If you find yourself without a useful drug benefit plan or if you are otherwise stuck paying the high cash price for your prescription, you are not alone. There are options out that that can help you. We will discuss them here.
What about these mysterious discount coupon cards, for example? Can they help? It is time to lift the vail and find out.
What’s the catch?
Prescription discount cards are like that 1985 Dire Straits song, “Money for Nothing”. There must be a catch. You are going to give away a magical card (coupon) that I can turn around and use to save hundreds of dollars off prescription drugs? Something just sounds “off” about that tidy little arrangement.
Just look at these claims, all from the first page of a Google search:
- “Save up to 80% at the Pharmacy”
- “Discount Prescriptions Up To 90%”
- “Find Your Medication Here For – Up To 90% Off At Your Pharmacy”
How is that possible? What is really going on here? How are these guys making money? Do such cards really help? Who do they help? Let’s dive in.
What is the truth
If this were politics, then PolitiFact might help. The independent fact-checking group’s “Truth-o-Meter”, which rates political statements from “true” to liar-liar “pants on fire”, surprisingly would rate these claims as “mostly true.” But saving 80% on what, exactly? And where did these cards come from?
What’s in a name? Popular names, all mean the same thing:
- Prescription discount card
- Rx discount card
- Cash card
- Prescription coupon
- Rx coupon
- Pharmacy discount card
- Pharmacy discount coupon
- Pharmacy savings card
- And on and on.
What is a prescription discount card?
At the root of all this is a simple loyalty card, a program that gets you to come back as a repeat customer and gives you something for that. These are found in about every consumer industry that you can think of. Just crack open your wallet or purse and I’m sure you will find a bevy of them you lug around every day. Like loyalty cards, some discount cards are free while others carry a small fee in exchange for some perceived value-add.
Loyalty programs have been around for decades and exist not only in the United States but are popular around the globe. In fact, there is a Wikipedia entry that suggests the earliest such program dates back to 1793 when a U.S. merchant gave copper tokens that could later be exchanged for items in a store.
Yes, we love a good bargain so why not bring something like the trillion-dollar prescription drug marketplace? It was just a matter of time.
Most urban legends place the first such prescription loyalty coupons on the shelves of 7-Eleven convenience stores dating back into the 1980s, probably sitting right next to the lottery forms. Adoption of Rx cards was slow and went mostly unnoticed until after Y2K when the Internet really started to take off. Now websites provided a lower cost way to get the word out about this new savings opportunity for prescription drugs. And boy did it take off!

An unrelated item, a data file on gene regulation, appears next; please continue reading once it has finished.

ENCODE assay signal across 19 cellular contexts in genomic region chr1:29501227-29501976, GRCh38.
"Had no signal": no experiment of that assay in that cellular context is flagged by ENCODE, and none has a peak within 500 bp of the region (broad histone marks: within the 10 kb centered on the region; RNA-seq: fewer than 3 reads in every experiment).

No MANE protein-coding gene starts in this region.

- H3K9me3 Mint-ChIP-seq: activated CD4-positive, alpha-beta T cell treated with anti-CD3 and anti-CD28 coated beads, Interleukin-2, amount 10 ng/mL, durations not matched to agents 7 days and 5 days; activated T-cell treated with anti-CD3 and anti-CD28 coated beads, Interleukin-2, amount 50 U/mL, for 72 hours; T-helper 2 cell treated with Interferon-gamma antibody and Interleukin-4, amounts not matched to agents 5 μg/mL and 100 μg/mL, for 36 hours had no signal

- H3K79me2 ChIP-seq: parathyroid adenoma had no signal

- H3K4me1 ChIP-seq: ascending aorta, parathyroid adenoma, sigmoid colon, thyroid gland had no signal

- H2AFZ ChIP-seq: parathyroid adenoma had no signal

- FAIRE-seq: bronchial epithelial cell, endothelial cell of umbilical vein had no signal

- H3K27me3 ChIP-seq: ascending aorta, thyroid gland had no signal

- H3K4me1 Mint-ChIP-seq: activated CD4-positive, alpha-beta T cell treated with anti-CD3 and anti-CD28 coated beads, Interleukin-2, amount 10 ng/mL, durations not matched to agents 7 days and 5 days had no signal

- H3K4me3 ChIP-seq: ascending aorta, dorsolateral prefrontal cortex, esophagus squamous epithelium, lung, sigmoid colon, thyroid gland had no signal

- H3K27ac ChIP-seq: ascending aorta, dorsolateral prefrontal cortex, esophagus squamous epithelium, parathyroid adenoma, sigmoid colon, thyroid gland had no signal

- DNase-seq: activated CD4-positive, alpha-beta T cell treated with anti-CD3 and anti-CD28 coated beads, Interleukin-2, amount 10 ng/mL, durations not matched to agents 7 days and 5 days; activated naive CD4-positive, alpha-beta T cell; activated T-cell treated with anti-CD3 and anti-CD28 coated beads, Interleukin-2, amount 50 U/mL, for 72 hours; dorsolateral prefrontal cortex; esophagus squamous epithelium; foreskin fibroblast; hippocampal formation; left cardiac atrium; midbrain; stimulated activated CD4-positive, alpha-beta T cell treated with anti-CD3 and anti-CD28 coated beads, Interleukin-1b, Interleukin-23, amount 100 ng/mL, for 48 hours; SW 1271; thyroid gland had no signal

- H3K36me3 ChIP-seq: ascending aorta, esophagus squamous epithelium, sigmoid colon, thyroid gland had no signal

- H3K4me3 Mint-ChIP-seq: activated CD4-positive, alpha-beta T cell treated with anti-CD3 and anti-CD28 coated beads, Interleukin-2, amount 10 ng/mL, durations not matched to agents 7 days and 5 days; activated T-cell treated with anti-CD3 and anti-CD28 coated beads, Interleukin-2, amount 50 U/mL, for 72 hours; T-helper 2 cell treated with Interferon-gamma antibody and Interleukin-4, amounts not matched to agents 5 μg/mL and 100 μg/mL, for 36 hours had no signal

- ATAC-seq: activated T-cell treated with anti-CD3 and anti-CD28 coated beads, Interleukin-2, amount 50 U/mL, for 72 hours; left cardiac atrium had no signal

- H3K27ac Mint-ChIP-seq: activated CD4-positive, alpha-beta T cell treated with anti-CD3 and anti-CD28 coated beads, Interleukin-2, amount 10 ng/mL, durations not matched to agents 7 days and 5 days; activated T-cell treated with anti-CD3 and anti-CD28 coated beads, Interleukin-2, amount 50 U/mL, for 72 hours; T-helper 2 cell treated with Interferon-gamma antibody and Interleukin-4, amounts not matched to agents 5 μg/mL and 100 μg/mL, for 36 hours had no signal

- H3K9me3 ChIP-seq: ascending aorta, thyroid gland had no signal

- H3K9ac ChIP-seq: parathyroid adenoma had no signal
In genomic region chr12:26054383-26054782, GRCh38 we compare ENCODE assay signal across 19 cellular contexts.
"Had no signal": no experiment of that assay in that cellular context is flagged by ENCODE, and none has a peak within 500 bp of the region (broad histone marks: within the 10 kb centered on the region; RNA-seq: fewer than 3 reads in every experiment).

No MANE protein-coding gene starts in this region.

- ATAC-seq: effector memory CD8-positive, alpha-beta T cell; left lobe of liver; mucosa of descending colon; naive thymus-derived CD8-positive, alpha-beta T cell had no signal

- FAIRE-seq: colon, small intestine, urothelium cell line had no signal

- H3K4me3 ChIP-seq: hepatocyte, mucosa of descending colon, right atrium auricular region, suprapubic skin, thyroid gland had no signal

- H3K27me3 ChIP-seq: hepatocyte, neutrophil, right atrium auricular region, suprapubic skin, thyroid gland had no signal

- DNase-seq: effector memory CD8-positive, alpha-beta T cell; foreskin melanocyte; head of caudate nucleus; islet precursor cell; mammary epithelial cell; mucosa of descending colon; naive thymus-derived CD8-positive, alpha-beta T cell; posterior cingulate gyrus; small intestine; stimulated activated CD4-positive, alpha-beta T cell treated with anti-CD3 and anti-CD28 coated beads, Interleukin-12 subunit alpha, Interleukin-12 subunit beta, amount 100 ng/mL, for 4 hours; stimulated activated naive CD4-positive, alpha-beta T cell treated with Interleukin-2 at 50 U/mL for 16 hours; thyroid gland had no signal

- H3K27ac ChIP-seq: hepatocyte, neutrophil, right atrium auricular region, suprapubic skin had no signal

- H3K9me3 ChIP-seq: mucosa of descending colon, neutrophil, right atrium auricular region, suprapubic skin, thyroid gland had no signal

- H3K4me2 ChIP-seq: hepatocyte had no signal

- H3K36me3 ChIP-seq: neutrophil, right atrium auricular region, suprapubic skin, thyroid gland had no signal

How many people use prescription discount coupons?
The popularity of these programs has never been higher. It is estimated that over 500,000 pharmacy claims are processed every day using a discount coupon in over 60,000 retail pharmacies. That is 182 million each year. Wow, are they popular!
And the process is easy, too. Once you have a card you simply bring it to your pharmacy with your prescription and hand both over at the counter. The pharmacist will enter the numbers on the front of the card into their system where the store’s computer looks up the discount and a price comes through the other side. Easy peasy.
Pharmacies went along with the Rx card craze for reasons we will explore shortly.
Who uses prescription discount coupons?
These cards are used for cash sales when insurance is not an option. A cash sale could be many things like;
- someone without insurance
- with insurance that does not have a drug benefit
- with a drug benefit but their drug is not covered
- with insurance and a covered drug but the cash price with a card is cheaper.
Collectively there are probably between 25 and 50 million people that use a discount card at least once a year.
Pharmacies Role in Coupon Programs
From the pharmacy perspective, these people are free agents. When you have insurance, you are paying based on your formulary which typically has three or four tiers and each tier has a copay (copayment or coinsurance). If my tier two drug costs me $35 I can go to any pharmacy that accepts my insurance and get the same price.
On the other hand, if I am a free agent I can also shop around and look for the best price, so pharmacies agreed to lower or discount their prices so that they may scoop up these outliers. These drugs stores looked at it as a marketing cost they paid to gain more market share.
Therein lies another common misconception, that these discounts are coming from drug manufacturers when they are most often coming from the pharmacies.
It starts when a third party, already adjudicating (a fancy word for processing) prescription claims, that has pre-existing relationships with pharmacy chains and independent drug stores, steps in to offer a service. These firms are called Pharmacy Benefit Managers (PBM) or Pharmacy Benefit Administrators (PBA). The role they play is important as they have invested hundreds of millions of dollars creating back-end systems necessary to manage pharmacy benefits programs, prices, point-of-sale, formularies and more.
Marketers no longer had that complexity to worry about and, if they wished to start a discount service, simply needed to select one of these PBMs and, BAM(!) immediately have access to a 10s of thousands of retail pharmacies and a list of discounts for 60,000 FDA-approved medications.
Now you can see why there are so many of these cards. There is a low barrier to entry and costs are all factored into the fees.
Fees? What fees?
Yes, there are fees, but they are buried in the price you pay at the pharmacy counter. It is not broken out on your receipt, so you probably never knew they existed.